Densmore knew something about Geronimo’s story and the thirst for his attention, but she believed her request for his time was different. As part of a wide-ranging preservation effort, Densmore wanted to meet him to capture something intangible. She wanted to write down a story, hear him sing, anything. “Day after day,” she later reflected, “I hunted the enclosure where he sat.” She described him at the fair: “His keen eyes watched the crowd through steel-rimmed spectacles, and he looked the philosopher rather than the warrior.” Geronimo was silver-haired but still appeared more youthful than his actual age. He communicated through a much younger Apache companion. At the edge of the enclosure, his tipi was adorned with a prominent green thunderbird. Densmore managed to express to the pair her desire to hear Geronimo sing. He listened quietly to the request as it was relayed to him by his young interpreter. Then Geronimo approached Densmore and grasped her outstretched hand, shaking it vigorously. “With the rashness of my race,” she recalled, “I said to the boy, ‘Tell Geronimo that I like Indian music and wish I could hear him sing.’ ” The simple request was rebuffed: “There was a flash in the old eyes behind the steel-rimmed spectacles, a slight drawing up of the aged figure and I confess to a feeling of relief when the crowd swallowed me up.”
“Nevertheless,” she wrote, “Mr. Geronimo shall be conquered by my craft…I bided my time with the patience of my red brethren.” Returning to the Indian Building a few days later, Densmore finally felt victorious when she came in close enough proximity to Geronimo to hear him humming a song unfamiliar to her. “At last my day came,” she wrote. “He was humming to himself as he worked on an arrow…Perhaps it was an especially satisfactory arrow and the feeling of it brought back his old life. Whatever may have been the inspiration, he was actually singing a song.” Densmore pictured herself as springing into action to rescue endangered cultural knowledge. “I slipped into ambush behind him where I would not attract his attention and noted down his song. He sang it softly but with a peculiar swing, beating the time with his foot.” In that one moment, Densmore felt alone with the famous man. She reflected, “The curious throng did not stop to listen to his singing. They saw only an old Indian sitting on a box, whittling an arrow—but before his eyes there stretched the plains and the mountains, with never a white man to bar their beauty.” Densmore quickly wrote down the tune.
Later she rewrote the song, this time transcribing it into a European-style musical score. By writing down songs and publishing them as sheet music through a particular government agency, she hoped to create a permanent record describing the music for future generations.
Should we be unsettled by the unfortunate circumstances under which the tune was taken without Geronimo’s permission and in a manner that so clearly expresses the social exploitation inherent to cultural colonialism? Or should we be grateful that a record of Geronimo’s humming exists for human knowledge today?
Densmore’s words describing how she obtained the song are laced with paternalistic ideas about knowledge preservation and essentialized racial behavior: whites like her are naturally aggressive and American Indians like Geronimo are inherently patient, stereotypes common for the era. Given how he had arrived at the fair, it is reasonable to consider whether or not a man in his circumstances might even be able to provide what researchers today describe as “informed consent,” or mindful permission granted to being included in a study. In reading these sources retrospectively, their exploitative nature stands out as clear. In recent years, Native American scholars including historian Philip J. Deloria have asserted that indigenous people in North America never truly fit the clean modern/premodern delineations sketched by many Euro-American thinkers. American Indians were modern in that they were already figuring out how to adapt to changing conditions. An expanding U.S. society in the late nineteenth and early twentieth centuries had pushed forth many important changes. Early in the nineteenth century, however, works like James Fenimore Cooper’s 1826 novel The Last of the Mohicans had helped lay the foundation for the widely accepted notion in the United States and Europe that indigenous people in the Americas were destined to vanish.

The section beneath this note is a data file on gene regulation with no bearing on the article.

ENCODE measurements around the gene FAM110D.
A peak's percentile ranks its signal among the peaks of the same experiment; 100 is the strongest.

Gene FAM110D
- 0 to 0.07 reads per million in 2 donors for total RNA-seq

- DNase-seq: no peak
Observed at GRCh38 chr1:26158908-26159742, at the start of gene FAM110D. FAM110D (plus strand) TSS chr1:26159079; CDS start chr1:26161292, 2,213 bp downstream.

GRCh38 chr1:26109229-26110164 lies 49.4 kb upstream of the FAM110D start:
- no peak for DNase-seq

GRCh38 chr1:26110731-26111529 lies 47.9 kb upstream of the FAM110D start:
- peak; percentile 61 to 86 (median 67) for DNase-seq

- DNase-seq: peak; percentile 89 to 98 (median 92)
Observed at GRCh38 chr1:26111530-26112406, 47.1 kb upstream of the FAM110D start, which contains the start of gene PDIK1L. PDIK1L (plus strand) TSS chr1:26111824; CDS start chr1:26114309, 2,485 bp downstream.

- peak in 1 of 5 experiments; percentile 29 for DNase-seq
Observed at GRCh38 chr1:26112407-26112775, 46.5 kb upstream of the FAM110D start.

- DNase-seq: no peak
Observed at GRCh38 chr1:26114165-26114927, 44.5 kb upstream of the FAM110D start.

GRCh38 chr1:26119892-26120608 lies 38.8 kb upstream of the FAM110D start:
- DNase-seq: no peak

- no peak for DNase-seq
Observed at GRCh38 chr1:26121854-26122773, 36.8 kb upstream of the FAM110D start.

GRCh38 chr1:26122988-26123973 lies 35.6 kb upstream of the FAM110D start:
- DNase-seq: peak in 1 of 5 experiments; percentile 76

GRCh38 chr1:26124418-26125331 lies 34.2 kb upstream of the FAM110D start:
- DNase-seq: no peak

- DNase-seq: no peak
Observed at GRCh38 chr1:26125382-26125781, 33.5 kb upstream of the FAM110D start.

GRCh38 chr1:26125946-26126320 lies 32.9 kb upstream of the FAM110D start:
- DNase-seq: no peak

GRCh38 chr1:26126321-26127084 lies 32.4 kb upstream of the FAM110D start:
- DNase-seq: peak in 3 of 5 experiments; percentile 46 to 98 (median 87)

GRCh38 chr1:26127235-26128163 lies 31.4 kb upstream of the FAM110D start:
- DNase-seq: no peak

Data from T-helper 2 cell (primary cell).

Although people sometimes referred to the need to “salvage” aspects of Native cultures by the 1930s, the phrase salvage anthropology was not commonly adopted until much later. Writing in retrospect, in the 1960s, scholars termed the collecting and preservation of human culture deemed to be threatened as “salvage anthropology.” Salvage anthropology meant not just collecting songs and stories but trying to document everything about a society and its heritage. Sketches were drawn in notebooks; material culture objects were gathered; words, songs, and stories were written down; even human bodies were collected. Each new phrase, physical object, or picture was conceptualized as a valued data point that it might never be possible to collect again. The materials filled new museums (and burgeoning old ones) as well as libraries and archives nearly to the brim. Much of this work was done among North America’s indigenous people, most commonly called American Indians or Native Americans.
Salvage anthropology became consequential in that it profoundly influenced how people in the United States and Europe came to understand cultures and their histories, especially the Native cultures of North America. The central problem in recounting salvage anthropology’s story is its scale, which was truly massive. The cultural salvage movement was inspired by a common goal to collect, document, and preserve. But those participating in and responding to the movement were also largely defined by their individual motivations and particular contexts.
Although they often go without recognition in retellings of the salvage story, indigenous people’s visions for what was important and true about their heritage mattered a great deal. Questions asked by those connected to the salvage movement still dog us today. How might we document and preserve for future generations what makes us human? How should we learn about and teach about people from cultures different from our own? What things are worth keeping and how should we keep them? What are the ethical limitations of these efforts? Who gets to decide?
Excerpted from Prophets and Ghosts: The Story of Salvage Anthropology by Samuel J. Redman. Copyright © 2021 by the President and Fellows of Harvard College. Reprinted by permission of Harvard University Press.